Month: September 2014
Aside Posted on Updated on
During times of crisis, organisations often set aside their strategy to focus on short-term actions. Such is the case amid the current “perfect storm”—the environment created in the aftermath of the global financial crisis, and the fragile economic situation plaguing much of the world- affecting organisations all over the world. In this article I analyse the reasons why some organisations become paralysed during a crisis, offering a set of pragmatic recommendations that can provide shelter from the storm. Those organisations that take the necessary steps to integrate their planning and budgeting processes will not only survive the crisis, but will also emerge stronger once the global economy stabilizes.
The creation of the perfect storm
Although difficult to put the finger in one particular date, today most experts agree that one of the most notorious incidents that triggered the financial crisis happened on August 9 2007 when BNP Paribas ceased trading activity on a couple of hedge funds that specialized on US mortgage debt. One year later the US government allowed the investment bank Lehman Brothers to go bankrupt and from then on, we all know the story.
History has taught us that no one escapes a crisis unscathed. But there are always winners and losers. At some point, this perfect-storm crisis will come to an end. Those organisations that are able to adapt to the uncertainties of turbulent times—those that reshuffle their priorities and realign their resources quickly—will emerge strengthened. The rest will have to sit back and learn from them—the hard way.
Getting out of the storm: four imperatives for integrating planning and budgeting
When long-term sustainability is jeopardized by tactical, sometimes short-sighted decisions, skilled leaders realize the importance of linking performance management to budgeting. What do best-practice organisations do to make these two processes “talk” to each other? Consider these four practices, used successfully in both private- and public-sector organisations.
1. Make your strategy talk to your budget.
In the current environment, CFOs are increasingly called on to weigh in on strategy—as strategy heads are called on to offer more than their usual input into budgeting. In other words, the strategy and budget conversation is more essential now than ever before.
Accepted management theory says strategy planning should precede budgeting. That’s not always true, especially during a crisis, when change is the norm. Organisations need to look more closely at where they plan to spend their money and why. This is where the CFO’s role as a strategy adviser becomes critical.
2. Improve cost/benefit analysis and project management capabilities.
Don’t take your current project management system for granted. In times of crisis, when cash flow is unpredictable, it’s crucial that your project expenditure system balances short- and long-term priorities. Conducting a rigorous cost-benefit analysis of each initiative should be on your action-item list for the next project meeting. Merely claiming that a particular initiative will have a big impact on a given strategic objective is not enough.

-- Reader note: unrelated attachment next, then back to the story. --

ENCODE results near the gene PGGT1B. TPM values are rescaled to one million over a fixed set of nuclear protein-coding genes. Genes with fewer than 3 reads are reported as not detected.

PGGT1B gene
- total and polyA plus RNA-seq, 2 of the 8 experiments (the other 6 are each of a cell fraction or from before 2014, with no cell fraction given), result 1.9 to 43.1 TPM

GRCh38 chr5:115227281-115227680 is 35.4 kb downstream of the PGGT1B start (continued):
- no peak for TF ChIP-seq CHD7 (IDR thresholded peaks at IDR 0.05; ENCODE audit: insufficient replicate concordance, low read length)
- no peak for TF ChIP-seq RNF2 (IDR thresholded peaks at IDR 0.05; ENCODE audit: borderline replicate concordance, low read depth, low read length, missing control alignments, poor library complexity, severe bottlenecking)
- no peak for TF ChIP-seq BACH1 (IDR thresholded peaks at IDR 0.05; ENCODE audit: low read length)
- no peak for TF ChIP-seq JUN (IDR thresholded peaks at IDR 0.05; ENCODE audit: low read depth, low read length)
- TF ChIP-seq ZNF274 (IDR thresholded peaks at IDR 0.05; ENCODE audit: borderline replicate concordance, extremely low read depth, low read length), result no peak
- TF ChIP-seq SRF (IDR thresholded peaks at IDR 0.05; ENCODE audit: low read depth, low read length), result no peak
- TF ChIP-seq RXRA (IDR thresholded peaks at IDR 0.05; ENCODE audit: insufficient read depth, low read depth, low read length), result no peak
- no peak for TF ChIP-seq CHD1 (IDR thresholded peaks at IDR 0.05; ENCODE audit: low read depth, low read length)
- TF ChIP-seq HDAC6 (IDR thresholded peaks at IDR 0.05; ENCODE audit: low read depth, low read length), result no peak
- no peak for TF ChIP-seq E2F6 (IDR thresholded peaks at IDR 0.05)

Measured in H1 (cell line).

Every initiative must be staffed with the right people, and the leadership team must be confident that the project manager has the necessary skills to avoid the risk that a poorly executed project will consume valuable resources. Once any initiative is launched, its associated expenditures should be scrutinized and its assumptions constantly challenged against the original business case.
3. Link employees’ individual goals to your performance and rewards system.
Regardless of the operating environment, there are three critical pieces of information that your people must be aware of: (1) your organisation’s purpose, (2) how it plans to achieve it, and (3) each individual’s role in contributing to it. As Dick Clark, the former CEO of Merck, once said, “Culture eats strategy for lunch every day.” To that I would add, “and crisis eats it for breakfast.” If your people are not engaged, the most perfectly formulated strategy and the most rigorously defined processes will fail.
First, your management team must be able to define a clear set of objectives that can be cascaded all the way down to the individual level. Having your employees aligned to the strategy is the best way to ensure that budgetary realities don’t undermine your HR goals—in other words, that your HR planning process is integrated with your budgeting process.
During a crisis it’s common practice for organisations to institute across-the-board headcount reductions. They do so because they have no way to differentiate between employees that they can afford to let go and those they cannot. If instead these organisations had in place a system that showed which employees were most critical to strategy execution, they wouldn’t engage in such an arbitrary, if not foolhardy, practice.